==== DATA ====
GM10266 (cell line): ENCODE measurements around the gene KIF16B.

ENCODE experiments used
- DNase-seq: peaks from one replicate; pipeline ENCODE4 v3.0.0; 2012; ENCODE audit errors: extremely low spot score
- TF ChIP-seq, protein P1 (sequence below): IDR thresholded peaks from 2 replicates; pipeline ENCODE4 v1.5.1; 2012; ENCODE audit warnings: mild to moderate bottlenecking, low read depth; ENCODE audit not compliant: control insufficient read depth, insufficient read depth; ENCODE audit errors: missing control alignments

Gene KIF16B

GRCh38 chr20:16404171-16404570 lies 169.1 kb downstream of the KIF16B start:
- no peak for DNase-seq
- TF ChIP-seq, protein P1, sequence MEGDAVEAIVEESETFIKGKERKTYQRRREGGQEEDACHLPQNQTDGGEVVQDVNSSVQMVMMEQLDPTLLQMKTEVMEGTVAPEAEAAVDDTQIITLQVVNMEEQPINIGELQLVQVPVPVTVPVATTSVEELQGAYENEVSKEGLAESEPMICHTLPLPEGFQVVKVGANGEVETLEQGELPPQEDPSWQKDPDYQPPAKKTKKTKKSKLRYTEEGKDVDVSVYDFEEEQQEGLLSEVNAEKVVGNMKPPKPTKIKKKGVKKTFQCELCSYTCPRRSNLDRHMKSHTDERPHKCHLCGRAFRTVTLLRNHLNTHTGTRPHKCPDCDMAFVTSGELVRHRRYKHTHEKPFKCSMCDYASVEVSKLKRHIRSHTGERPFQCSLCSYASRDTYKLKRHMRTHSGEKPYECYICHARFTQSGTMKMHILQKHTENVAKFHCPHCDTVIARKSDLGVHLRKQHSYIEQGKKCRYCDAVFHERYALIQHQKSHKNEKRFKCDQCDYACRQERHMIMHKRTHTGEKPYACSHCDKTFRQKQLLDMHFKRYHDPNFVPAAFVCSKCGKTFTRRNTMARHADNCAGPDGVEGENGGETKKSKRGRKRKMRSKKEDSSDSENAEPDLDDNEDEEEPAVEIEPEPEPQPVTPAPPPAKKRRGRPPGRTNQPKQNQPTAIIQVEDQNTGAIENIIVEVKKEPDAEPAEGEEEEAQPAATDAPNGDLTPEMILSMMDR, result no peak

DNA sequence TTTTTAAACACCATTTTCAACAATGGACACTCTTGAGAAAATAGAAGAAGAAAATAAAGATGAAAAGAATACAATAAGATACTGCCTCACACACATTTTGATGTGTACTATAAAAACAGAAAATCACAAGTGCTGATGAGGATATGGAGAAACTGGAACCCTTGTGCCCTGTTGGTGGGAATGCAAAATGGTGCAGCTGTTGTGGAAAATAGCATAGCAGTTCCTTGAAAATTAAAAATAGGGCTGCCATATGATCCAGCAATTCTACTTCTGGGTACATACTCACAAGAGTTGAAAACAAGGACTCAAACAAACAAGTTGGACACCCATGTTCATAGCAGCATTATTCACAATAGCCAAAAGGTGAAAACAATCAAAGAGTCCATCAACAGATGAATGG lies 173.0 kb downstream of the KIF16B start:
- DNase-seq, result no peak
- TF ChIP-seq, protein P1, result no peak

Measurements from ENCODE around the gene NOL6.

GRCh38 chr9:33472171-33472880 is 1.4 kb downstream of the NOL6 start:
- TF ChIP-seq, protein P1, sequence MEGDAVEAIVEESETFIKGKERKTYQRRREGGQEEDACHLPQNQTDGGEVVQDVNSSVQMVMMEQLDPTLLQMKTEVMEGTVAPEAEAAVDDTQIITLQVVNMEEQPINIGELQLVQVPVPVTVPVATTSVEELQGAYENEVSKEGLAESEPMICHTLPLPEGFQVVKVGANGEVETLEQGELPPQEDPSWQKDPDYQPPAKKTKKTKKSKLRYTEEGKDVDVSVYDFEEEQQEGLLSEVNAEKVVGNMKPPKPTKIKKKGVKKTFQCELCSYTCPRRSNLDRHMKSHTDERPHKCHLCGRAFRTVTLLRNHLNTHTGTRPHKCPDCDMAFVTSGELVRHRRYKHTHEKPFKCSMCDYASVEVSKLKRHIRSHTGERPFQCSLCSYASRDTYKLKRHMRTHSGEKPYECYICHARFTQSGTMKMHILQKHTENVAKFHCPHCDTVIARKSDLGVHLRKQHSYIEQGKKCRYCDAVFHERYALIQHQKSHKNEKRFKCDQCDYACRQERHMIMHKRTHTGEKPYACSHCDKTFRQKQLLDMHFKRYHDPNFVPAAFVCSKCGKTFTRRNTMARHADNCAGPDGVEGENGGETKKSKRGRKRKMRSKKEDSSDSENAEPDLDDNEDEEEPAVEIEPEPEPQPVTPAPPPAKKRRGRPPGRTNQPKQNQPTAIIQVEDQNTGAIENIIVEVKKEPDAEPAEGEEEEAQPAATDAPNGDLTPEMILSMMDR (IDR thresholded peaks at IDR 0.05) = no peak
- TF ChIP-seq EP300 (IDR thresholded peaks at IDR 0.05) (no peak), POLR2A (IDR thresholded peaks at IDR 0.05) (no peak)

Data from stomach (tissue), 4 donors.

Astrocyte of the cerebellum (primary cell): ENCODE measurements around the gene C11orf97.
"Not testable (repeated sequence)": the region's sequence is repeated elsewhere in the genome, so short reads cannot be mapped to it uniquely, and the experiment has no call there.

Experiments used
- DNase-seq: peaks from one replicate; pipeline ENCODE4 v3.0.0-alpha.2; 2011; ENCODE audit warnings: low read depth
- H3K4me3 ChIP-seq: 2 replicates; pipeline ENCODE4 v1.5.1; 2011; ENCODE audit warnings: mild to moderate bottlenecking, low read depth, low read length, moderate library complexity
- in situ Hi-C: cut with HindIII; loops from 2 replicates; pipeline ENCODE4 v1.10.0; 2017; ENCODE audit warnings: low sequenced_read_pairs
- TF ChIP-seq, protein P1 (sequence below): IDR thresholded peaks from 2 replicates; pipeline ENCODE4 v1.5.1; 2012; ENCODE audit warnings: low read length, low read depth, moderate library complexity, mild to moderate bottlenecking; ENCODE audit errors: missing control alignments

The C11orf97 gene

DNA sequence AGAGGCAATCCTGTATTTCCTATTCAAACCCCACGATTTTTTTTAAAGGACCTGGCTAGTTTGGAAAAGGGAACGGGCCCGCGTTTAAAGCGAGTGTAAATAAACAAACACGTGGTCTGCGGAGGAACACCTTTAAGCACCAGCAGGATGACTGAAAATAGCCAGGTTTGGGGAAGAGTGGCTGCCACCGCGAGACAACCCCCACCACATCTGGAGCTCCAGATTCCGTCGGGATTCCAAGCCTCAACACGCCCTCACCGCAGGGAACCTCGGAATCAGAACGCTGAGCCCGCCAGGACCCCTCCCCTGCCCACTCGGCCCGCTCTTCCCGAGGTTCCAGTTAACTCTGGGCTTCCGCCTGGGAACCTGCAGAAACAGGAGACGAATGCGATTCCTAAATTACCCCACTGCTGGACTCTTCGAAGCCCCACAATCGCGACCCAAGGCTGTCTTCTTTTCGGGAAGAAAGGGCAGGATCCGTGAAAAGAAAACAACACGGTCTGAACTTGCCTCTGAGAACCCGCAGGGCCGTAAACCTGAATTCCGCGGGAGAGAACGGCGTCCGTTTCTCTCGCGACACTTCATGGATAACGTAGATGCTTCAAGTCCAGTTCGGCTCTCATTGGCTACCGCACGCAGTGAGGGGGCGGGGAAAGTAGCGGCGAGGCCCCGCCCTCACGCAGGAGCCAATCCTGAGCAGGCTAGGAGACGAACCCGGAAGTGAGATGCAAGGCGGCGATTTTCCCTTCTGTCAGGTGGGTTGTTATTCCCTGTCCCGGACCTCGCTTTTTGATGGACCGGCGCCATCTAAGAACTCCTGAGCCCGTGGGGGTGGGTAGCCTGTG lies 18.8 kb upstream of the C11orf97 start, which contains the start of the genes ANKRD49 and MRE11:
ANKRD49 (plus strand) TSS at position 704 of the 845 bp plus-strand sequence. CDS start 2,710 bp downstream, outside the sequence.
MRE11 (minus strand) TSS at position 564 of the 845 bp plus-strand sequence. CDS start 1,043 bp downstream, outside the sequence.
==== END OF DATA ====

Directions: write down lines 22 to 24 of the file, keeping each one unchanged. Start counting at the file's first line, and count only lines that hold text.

- in situ Hi-C: cut with HindIII; loops from 2 replicates; pipeline ENCODE4 v1.10.0; 2017; ENCODE audit warnings: low sequenced_read_pairs
- TF ChIP-seq, protein P1 (sequence below): IDR thresholded peaks from 2 replicates; pipeline ENCODE4 v1.5.1; 2012; ENCODE audit warnings: low read length, low read depth, moderate library complexity, mild to moderate bottlenecking; ENCODE audit errors: missing control alignments

The C11orf97 gene